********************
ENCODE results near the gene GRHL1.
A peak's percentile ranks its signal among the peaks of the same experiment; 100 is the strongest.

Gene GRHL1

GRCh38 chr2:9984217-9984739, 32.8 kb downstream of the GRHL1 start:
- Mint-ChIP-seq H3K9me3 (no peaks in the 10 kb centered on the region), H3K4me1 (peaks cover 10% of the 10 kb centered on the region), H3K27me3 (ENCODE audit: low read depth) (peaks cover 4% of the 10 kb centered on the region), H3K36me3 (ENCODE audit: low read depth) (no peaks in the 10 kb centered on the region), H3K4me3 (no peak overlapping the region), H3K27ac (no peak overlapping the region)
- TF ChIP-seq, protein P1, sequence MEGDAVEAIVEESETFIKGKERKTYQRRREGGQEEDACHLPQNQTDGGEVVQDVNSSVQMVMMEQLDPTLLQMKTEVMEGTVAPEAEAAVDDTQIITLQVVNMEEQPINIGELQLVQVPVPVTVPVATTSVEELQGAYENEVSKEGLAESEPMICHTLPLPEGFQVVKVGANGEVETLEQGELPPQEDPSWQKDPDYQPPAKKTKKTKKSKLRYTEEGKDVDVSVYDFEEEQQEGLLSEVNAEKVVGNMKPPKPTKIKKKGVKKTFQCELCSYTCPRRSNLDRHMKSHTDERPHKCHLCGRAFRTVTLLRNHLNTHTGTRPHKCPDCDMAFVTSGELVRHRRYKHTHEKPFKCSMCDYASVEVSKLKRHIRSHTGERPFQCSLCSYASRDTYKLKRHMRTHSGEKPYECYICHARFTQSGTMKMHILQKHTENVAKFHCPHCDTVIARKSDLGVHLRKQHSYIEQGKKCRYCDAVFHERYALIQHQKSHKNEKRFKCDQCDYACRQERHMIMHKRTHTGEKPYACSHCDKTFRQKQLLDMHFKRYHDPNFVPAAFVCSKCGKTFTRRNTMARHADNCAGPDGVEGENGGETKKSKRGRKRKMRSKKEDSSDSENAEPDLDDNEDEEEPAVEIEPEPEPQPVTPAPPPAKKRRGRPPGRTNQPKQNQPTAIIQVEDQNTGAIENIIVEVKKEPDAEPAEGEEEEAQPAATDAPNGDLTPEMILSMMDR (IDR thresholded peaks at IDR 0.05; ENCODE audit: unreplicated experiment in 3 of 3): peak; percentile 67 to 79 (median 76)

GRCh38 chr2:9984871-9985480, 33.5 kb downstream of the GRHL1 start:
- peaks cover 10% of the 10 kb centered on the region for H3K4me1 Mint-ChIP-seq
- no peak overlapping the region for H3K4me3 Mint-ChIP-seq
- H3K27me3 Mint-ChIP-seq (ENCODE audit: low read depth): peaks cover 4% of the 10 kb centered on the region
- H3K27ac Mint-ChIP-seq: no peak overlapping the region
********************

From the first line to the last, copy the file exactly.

ENCODE results near the gene GRHL1.
A peak's percentile ranks its signal among the peaks of the same experiment; 100 is the strongest.

Gene GRHL1

GRCh38 chr2:9984217-9984739, 32.8 kb downstream of the GRHL1 start:
- Mint-ChIP-seq H3K9me3 (no peaks in the 10 kb centered on the region), H3K4me1 (peaks cover 10% of the 10 kb centered on the region), H3K27me3 (ENCODE audit: low read depth) (peaks cover 4% of the 10 kb centered on the region), H3K36me3 (ENCODE audit: low read depth) (no peaks in the 10 kb centered on the region), H3K4me3 (no peak overlapping the region), H3K27ac (no peak overlapping the region)
- TF ChIP-seq, protein P1, sequence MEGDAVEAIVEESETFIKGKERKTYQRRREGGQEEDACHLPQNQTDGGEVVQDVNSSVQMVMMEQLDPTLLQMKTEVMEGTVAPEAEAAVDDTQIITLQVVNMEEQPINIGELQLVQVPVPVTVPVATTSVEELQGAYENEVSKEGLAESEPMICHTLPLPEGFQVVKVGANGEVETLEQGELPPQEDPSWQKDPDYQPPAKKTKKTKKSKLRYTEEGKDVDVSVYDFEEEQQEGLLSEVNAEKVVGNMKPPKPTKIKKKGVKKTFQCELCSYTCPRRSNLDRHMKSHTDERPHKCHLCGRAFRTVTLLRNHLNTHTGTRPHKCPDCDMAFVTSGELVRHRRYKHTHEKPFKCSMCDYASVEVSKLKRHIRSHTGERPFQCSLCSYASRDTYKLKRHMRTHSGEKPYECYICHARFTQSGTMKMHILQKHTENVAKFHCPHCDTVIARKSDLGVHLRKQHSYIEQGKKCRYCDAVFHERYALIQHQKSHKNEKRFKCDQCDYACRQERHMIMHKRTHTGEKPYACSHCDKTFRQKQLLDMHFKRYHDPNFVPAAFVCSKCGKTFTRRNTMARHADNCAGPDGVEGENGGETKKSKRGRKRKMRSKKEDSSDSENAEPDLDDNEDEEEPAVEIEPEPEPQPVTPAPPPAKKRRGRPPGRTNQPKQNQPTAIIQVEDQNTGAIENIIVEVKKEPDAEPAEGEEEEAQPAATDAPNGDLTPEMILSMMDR (IDR thresholded peaks at IDR 0.05; ENCODE audit: unreplicated experiment in 3 of 3): peak; percentile 67 to 79 (median 76)

GRCh38 chr2:9984871-9985480, 33.5 kb downstream of the GRHL1 start:
- peaks cover 10% of the 10 kb centered on the region for H3K4me1 Mint-ChIP-seq
- no peak overlapping the region for H3K4me3 Mint-ChIP-seq
- H3K27me3 Mint-ChIP-seq (ENCODE audit: low read depth): peaks cover 4% of the 10 kb centered on the region
- H3K27ac Mint-ChIP-seq: no peak overlapping the region